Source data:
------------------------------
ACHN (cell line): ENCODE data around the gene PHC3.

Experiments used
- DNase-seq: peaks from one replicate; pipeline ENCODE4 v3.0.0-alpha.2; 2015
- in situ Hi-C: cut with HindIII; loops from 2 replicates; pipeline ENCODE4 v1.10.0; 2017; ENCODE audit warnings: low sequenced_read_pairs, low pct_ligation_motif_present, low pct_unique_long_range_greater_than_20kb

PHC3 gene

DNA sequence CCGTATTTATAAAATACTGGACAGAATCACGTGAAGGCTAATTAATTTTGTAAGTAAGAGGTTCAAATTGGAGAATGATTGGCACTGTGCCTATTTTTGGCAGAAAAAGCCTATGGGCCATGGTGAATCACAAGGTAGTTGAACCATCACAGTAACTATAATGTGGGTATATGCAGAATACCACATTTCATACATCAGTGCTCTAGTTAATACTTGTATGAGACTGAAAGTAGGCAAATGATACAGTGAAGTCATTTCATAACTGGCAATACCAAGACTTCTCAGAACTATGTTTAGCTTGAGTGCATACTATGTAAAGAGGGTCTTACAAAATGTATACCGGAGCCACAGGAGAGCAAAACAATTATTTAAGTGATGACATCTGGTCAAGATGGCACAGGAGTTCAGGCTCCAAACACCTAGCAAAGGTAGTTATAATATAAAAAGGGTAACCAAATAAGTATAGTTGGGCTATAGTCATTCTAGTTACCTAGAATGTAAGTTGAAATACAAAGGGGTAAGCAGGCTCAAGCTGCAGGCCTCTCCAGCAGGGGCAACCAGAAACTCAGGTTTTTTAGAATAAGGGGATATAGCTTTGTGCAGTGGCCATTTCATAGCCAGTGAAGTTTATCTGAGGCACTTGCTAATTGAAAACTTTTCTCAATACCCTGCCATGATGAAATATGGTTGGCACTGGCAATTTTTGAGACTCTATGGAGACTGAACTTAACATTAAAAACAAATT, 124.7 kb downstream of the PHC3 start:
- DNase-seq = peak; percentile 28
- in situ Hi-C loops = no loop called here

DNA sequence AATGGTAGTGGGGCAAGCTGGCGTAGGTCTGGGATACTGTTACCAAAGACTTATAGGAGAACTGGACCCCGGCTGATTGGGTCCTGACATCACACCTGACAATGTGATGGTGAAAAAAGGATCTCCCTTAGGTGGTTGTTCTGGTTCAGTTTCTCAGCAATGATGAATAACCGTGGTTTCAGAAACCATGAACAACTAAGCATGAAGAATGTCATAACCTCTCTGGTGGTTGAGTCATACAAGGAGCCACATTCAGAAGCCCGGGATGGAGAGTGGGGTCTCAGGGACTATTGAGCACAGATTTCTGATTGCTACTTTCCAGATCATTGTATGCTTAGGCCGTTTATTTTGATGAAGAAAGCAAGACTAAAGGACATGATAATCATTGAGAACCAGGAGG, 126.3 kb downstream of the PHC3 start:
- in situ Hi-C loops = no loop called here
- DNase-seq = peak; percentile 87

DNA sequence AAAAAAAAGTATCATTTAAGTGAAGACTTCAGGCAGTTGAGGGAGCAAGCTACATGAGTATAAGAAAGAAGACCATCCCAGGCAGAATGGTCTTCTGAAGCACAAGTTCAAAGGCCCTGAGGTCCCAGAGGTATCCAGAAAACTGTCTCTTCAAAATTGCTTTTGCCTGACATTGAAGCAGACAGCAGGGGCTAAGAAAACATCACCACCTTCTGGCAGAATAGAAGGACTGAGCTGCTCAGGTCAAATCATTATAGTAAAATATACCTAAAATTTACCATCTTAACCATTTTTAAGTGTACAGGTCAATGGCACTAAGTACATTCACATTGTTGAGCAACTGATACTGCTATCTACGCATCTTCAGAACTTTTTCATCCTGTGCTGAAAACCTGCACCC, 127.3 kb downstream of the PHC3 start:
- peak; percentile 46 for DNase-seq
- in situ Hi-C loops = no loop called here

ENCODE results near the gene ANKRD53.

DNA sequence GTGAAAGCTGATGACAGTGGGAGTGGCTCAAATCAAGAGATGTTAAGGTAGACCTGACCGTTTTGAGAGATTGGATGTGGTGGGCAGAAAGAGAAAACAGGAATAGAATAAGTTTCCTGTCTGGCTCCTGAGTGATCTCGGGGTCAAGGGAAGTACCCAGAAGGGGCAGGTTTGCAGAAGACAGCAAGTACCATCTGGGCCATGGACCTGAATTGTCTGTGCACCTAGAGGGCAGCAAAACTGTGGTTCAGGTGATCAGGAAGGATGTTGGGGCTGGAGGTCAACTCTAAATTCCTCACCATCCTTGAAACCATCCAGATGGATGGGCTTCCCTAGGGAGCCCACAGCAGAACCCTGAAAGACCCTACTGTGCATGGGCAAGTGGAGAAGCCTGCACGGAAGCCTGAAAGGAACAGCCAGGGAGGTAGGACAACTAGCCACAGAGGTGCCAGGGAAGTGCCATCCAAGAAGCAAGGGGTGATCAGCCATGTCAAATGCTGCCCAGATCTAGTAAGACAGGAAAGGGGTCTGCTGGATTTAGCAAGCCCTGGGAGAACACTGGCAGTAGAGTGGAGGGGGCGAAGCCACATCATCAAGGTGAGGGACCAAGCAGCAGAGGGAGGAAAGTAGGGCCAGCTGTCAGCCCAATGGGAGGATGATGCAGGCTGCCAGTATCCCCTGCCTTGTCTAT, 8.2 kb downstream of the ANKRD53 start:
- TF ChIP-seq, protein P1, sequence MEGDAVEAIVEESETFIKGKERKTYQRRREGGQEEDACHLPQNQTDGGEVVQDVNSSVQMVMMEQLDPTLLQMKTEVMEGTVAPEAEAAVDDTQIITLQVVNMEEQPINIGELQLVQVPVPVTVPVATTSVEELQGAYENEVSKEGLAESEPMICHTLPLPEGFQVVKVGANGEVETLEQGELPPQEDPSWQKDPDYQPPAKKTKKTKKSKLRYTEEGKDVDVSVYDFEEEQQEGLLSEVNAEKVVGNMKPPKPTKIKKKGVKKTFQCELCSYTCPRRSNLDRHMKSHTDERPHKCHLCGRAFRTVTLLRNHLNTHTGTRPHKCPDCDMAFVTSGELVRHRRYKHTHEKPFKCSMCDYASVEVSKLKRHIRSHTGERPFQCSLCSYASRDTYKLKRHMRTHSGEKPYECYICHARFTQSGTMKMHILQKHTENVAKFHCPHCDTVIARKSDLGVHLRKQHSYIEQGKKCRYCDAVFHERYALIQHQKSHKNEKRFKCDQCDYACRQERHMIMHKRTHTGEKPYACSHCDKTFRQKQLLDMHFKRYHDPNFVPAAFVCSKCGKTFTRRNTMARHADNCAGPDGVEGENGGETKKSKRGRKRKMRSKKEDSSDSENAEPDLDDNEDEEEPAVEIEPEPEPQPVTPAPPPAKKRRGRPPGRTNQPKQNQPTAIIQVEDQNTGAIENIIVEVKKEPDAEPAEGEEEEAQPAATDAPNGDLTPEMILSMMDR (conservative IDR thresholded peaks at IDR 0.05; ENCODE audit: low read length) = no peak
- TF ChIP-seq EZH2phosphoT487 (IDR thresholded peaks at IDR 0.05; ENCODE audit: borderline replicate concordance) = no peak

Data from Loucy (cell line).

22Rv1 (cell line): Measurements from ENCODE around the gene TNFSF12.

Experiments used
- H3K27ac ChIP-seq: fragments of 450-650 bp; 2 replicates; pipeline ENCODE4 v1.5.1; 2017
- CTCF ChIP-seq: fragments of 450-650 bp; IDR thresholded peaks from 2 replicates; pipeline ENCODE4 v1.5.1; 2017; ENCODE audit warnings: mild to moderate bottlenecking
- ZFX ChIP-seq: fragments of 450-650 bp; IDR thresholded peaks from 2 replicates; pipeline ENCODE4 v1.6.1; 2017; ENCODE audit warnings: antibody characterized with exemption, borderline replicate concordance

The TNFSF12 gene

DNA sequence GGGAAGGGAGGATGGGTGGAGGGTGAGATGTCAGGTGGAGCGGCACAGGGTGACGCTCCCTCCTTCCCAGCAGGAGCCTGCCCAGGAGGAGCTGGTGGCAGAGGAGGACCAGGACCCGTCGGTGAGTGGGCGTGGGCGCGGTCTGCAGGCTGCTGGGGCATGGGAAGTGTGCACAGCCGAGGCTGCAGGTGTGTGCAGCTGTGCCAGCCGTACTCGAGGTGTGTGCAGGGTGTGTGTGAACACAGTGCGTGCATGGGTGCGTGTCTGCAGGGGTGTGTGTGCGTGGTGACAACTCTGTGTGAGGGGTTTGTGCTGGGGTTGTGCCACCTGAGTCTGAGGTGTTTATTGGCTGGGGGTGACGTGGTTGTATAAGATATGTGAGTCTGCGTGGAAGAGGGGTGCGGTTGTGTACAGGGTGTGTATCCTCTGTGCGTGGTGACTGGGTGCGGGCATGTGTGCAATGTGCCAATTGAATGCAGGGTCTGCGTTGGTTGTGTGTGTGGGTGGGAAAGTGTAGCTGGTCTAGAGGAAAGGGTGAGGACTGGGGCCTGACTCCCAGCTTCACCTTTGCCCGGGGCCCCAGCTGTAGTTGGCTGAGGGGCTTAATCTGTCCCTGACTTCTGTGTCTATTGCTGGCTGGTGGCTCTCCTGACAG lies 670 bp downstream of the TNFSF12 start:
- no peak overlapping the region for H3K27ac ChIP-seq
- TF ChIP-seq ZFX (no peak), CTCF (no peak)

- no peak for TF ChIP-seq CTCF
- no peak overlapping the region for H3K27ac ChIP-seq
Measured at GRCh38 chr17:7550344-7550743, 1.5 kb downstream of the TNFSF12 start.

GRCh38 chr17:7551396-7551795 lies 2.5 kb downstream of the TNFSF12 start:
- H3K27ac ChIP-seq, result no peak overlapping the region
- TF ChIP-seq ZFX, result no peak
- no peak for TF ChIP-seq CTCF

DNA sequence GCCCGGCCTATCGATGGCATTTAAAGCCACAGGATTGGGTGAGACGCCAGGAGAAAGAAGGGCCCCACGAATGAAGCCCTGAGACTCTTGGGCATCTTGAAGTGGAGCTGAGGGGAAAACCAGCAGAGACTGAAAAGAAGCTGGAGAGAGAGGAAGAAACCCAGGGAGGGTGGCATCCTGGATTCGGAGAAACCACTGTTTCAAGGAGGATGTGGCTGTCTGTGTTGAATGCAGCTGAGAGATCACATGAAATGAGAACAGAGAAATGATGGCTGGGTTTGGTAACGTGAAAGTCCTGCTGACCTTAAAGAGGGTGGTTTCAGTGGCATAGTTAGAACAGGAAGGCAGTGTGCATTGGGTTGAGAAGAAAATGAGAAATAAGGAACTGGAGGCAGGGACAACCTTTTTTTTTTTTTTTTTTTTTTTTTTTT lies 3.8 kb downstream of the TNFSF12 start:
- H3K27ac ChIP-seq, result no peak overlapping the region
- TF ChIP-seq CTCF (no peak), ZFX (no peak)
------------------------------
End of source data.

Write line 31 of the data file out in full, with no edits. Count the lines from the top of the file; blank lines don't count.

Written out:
Measured at GRCh38 chr17:7550344-7550743, 1.5 kb downstream of the TNFSF12 start.